The Prime Minister of Poland has rejected the European Parliament’s censure of his government’s homophobia.

Jaroslaw Kaczynski said that gay people did not face discrimination in Poland, but reiterated his view that homosexuality is bad for society.

For the first time Mr Kaczynski has spoken in favour of repressive new laws that would affect schools.

“Nobody is limiting gay rights in Poland,” Mr Kaczynski said.

“However, if we’re talking about not having homosexual propaganda in Polish schools, I fully agree with those who feel this way.

“Such propaganda should not be in schools; it definitely doesn’t serve youth well.

“It’s not in the interests of any society to increase the number of homosexuals, that’s obvious.”

The plans to ban discussions on homosexuality in schools and educational institutions came from Poland’s education minister Roman Giertych, the leader of the League of Polish Families party.

They are junior members of Mr Kaczynski’s coalition government.

Education minister Miroslaw Orzechowski previously announced that new laws will, “punish whomever promotes homosexuality or any other deviance of a sexual nature in educational establishments.”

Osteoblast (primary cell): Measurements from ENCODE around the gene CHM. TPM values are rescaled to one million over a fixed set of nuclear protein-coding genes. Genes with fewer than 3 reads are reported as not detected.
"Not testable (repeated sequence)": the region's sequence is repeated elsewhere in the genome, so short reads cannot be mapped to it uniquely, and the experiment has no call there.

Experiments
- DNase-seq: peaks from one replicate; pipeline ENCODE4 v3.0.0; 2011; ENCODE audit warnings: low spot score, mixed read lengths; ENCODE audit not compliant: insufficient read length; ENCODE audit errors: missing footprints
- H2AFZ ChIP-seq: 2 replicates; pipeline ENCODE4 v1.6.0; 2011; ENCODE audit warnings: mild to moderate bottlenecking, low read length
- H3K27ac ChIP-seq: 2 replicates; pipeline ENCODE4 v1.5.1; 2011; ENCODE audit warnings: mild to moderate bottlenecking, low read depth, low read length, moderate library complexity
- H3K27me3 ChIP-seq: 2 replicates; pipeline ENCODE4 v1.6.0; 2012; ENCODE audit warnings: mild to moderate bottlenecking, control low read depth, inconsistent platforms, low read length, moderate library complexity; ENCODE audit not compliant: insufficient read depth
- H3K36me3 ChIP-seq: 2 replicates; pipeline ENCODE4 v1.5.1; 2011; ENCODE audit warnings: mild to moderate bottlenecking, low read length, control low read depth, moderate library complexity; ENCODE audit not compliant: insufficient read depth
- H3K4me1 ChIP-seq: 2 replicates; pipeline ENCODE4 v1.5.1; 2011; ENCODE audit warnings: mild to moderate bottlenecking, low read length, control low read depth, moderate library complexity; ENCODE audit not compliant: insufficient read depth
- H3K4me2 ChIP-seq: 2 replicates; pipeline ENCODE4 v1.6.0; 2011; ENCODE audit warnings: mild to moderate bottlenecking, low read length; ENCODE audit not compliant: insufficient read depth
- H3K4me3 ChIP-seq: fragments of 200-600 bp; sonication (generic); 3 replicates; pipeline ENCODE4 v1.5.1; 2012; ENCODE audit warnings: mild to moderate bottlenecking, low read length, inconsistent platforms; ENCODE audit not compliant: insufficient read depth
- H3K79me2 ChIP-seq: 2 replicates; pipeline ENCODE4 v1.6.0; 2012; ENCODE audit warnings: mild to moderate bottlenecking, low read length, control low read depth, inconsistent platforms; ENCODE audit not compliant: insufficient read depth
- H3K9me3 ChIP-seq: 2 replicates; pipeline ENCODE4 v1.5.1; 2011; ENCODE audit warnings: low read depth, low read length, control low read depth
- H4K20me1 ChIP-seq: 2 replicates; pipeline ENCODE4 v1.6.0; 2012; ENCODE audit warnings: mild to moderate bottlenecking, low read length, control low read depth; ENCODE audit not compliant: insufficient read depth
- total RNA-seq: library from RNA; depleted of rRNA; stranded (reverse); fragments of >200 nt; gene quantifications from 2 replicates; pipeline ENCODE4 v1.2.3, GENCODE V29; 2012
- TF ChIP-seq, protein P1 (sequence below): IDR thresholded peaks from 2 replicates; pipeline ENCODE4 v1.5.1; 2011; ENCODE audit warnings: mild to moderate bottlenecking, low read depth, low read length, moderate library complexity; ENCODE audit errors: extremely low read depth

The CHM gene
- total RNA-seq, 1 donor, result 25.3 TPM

Under their proposals teachers could be fired, fined or imprisoned if they violate the rules and openly gay teachers could lose their jobs.

On Wednesday the European Parliament called for a fact-finding mission to Poland in light of the proposed homophobic measures in schools.

Mr Giertych recently caused outrage at a meeting of EU education ministers when he openly criticised so-called “homosexual propaganda” in schools and suggested a EU-wide ban.

Mr Kaczynski’s comments on homosexuality echo those of his twin brother Lech, who is President of Poland.

During a recent trip to Ireland, President Kaczynski said that the promotion of homosexuality would lead to the eventual destruction of humanity.

“If that kind of approach to sexual life were to be promoted on a grand scale, the human race would disappear.

“Imagine what grand changes would occur in mores if the traditional links between men and women were set aside.”

Politicians across the political spectrum in Ireland lined up to pour scorn on the Pole’s comments.